In my younger years as a jobbing musician I did quite a bit of work for what was then called the Council for Music in Hospitals. Working with an actor friend (who had the most marvellous bass singing voice) we toured hospitals, secure facilities and care homes. Our programmes rarely strayed from the predictable – songs from the shows, standards from the war years, a few operatic lollipops, with usually Stanley Holloway’s “The Lion and Albert” chucked in for comic effect. Nothing too frightening. Yet one performance forced me to reappraise our whole approach.
Chatting to the audience after the performance was seen as an important part of the event. Usually one could rely on enthusiasm and praise. But on this occasion a small white‑haired lady said: “you play very nicely, dear, but you could have made us try harder”.
Chatting further to Margaret, it became immediately clear that I was in the presence of a singer of international quality and reputation. Not only had she sung in the first complete recording of Elgar’s “Dream of Gerontius”, but she’d also performed in the first production of Benjamin Britten’s “Peter Grimes”. Now frail and immobile, what mattered most to Margaret was that one aspect of her self that still remained sharp and alive – her creative imagination. And she was longing to exercise it.
What mattered most to Margaret was that one aspect of her self that still remained sharp and alive – her creative imagination.
It was a telling moment for me. Not only did I listen open‑mouthed to stories from the roll‑call of 20th century composers, musicians and conductors, but I realised what Margaret had been telling me. My approach that afternoon had been at best lazy and at worst patronising. Don’t get me wrong, I’m all in favour of popular arts and entertainment. But I shouldn’t assume a lowest common denominator. In this particular context, and with this ‘audience’, what greater impact could I have had if I’d thought more imaginatively about actively engaging the creativity of those we were performing to.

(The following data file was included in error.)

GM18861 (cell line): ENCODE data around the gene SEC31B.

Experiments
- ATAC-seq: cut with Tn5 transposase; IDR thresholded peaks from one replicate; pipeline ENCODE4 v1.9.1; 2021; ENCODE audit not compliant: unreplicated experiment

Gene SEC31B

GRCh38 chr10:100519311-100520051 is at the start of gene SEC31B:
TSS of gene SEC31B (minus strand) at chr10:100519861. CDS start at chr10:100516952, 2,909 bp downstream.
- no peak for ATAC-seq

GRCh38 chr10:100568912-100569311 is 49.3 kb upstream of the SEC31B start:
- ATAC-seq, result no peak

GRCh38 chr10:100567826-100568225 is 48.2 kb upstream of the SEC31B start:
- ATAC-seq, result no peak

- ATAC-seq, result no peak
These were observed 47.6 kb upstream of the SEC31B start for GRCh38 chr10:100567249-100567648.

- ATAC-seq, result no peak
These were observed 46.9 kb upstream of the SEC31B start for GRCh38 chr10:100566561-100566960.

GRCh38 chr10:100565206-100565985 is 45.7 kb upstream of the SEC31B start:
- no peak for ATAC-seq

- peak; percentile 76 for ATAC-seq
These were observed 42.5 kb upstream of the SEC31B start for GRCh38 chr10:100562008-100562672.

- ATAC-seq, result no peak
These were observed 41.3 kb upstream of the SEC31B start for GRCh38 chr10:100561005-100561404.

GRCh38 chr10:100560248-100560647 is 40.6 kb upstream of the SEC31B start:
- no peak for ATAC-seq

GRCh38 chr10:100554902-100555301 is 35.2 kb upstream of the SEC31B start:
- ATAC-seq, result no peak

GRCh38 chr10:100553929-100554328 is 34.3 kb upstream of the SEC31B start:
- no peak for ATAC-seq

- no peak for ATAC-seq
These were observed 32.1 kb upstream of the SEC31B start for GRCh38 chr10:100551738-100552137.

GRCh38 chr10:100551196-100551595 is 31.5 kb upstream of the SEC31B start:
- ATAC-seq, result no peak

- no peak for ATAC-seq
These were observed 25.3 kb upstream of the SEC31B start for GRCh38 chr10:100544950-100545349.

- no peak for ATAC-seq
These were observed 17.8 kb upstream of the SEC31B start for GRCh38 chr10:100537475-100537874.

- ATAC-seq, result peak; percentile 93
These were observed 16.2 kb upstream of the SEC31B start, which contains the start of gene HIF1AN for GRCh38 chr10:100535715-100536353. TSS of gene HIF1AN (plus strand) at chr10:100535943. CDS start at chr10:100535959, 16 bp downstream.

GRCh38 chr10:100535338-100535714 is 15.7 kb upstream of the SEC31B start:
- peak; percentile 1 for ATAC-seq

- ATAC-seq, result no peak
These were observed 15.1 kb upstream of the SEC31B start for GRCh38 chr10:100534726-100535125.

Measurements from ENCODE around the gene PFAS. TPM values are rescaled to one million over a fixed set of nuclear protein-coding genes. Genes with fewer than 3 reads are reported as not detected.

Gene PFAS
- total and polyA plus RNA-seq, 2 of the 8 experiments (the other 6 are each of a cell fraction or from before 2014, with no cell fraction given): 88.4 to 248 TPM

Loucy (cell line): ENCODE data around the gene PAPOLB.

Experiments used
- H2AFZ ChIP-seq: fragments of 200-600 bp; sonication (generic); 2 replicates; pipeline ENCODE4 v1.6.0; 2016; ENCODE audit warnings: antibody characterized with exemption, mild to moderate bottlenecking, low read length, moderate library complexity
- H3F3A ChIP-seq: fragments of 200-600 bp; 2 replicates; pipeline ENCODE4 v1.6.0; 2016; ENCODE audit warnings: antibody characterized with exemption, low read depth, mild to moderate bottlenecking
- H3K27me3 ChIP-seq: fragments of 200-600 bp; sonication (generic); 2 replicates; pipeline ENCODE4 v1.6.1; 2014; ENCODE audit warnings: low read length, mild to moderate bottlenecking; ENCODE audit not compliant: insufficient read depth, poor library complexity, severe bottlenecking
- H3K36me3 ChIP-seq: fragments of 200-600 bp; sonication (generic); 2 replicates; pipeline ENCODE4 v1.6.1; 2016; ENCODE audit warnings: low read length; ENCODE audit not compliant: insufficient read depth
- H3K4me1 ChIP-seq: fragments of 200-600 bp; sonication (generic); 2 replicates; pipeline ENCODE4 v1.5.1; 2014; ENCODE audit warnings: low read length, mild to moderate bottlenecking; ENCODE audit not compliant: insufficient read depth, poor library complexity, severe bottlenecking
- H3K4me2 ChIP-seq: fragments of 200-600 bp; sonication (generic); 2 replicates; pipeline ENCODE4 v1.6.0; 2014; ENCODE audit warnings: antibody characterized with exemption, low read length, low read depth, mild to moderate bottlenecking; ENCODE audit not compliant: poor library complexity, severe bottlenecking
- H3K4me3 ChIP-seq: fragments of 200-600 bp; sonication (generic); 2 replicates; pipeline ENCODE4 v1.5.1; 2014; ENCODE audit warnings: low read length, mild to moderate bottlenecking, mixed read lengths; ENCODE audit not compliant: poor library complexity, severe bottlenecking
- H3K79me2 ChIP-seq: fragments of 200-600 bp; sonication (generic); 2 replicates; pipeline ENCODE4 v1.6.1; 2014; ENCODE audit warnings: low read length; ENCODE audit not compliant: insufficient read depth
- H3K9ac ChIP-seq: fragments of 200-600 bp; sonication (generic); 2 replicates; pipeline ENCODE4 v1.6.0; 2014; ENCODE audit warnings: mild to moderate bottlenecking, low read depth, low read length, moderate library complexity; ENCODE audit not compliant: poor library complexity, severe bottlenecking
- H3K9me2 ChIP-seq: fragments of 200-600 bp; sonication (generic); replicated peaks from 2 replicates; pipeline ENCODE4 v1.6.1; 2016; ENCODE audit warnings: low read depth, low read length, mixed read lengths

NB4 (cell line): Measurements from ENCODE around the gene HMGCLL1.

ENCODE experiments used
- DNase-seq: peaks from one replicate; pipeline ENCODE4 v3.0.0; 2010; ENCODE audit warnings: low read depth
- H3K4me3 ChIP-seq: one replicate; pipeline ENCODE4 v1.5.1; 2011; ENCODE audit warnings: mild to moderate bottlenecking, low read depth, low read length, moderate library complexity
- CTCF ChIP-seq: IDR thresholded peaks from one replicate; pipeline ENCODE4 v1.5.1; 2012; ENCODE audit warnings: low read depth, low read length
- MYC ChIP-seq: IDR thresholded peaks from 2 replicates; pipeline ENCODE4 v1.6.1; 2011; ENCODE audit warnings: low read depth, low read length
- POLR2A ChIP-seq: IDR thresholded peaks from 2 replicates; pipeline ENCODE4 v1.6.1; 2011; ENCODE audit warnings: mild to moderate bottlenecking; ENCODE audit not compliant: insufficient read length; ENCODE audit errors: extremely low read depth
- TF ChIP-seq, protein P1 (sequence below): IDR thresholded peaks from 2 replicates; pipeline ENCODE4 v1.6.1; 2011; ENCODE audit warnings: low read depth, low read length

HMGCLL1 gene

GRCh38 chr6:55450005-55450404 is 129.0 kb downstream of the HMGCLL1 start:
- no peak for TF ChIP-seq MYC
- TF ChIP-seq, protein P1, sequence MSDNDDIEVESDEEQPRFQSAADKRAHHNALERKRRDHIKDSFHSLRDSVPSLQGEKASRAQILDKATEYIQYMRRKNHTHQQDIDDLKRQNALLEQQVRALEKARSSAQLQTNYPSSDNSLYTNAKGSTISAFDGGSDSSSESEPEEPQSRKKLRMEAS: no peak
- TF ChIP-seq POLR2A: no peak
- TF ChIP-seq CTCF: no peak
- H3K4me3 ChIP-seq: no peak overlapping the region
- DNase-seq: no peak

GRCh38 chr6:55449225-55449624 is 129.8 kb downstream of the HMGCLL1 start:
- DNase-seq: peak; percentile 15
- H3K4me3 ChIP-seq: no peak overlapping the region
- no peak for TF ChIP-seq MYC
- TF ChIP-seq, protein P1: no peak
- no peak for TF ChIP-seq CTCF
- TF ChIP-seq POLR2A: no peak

Thirty years later I’m pleased to say that practice has moved on. With the help and support of the Baring Foundation, Arts Council of Wales has been funding Age Cymru to develop “cARTrefu”, a flagship arts project in care homes across Wales. The project is all about improving access to quality arts experiences for older people in residential care, illuminating and invigorating their later lives. And by using expert artists with the skills to support, nurture, cajole and enable, some extraordinary results have been achieved.
And by using expert artists with the skills to support, nurture, cajole and enable, cARTrefu has achieved some extraordinary results.
Much of the work I see now is excellent, but not all of it. That’s fine – it’s bound to be so. I absolutely believe that while every person can be creative, this no more means that everyone’s an artist any more than we assume every physically active person is an athlete, every person to administer first aid is a surgeon, or every person to wield a screwdriver a master‑joiner. Not everyone engaged in creative activity will produce a work of genius.
Yet at its best, and where creativity is respected and valued, something profound and important can happen. Through their discipline, craft, skill and dedication, I’ve seen artists enable residents to feel more intensely, engage more meaningfully, and express more eloquently things that matter to them. I believe absolutely that the arts enable us to explore, not the easiest or most obvious parts of ourselves, but those best and deepest parts that retain that spark of who we are and how we want to be remembered. That, I know now, is what Margaret had been hoping for.
Through their discipline, craft, skill and dedication, I’ve seen artists enable residents to feel more intensely, engage more meaningfully, and express more eloquently things that matter to them.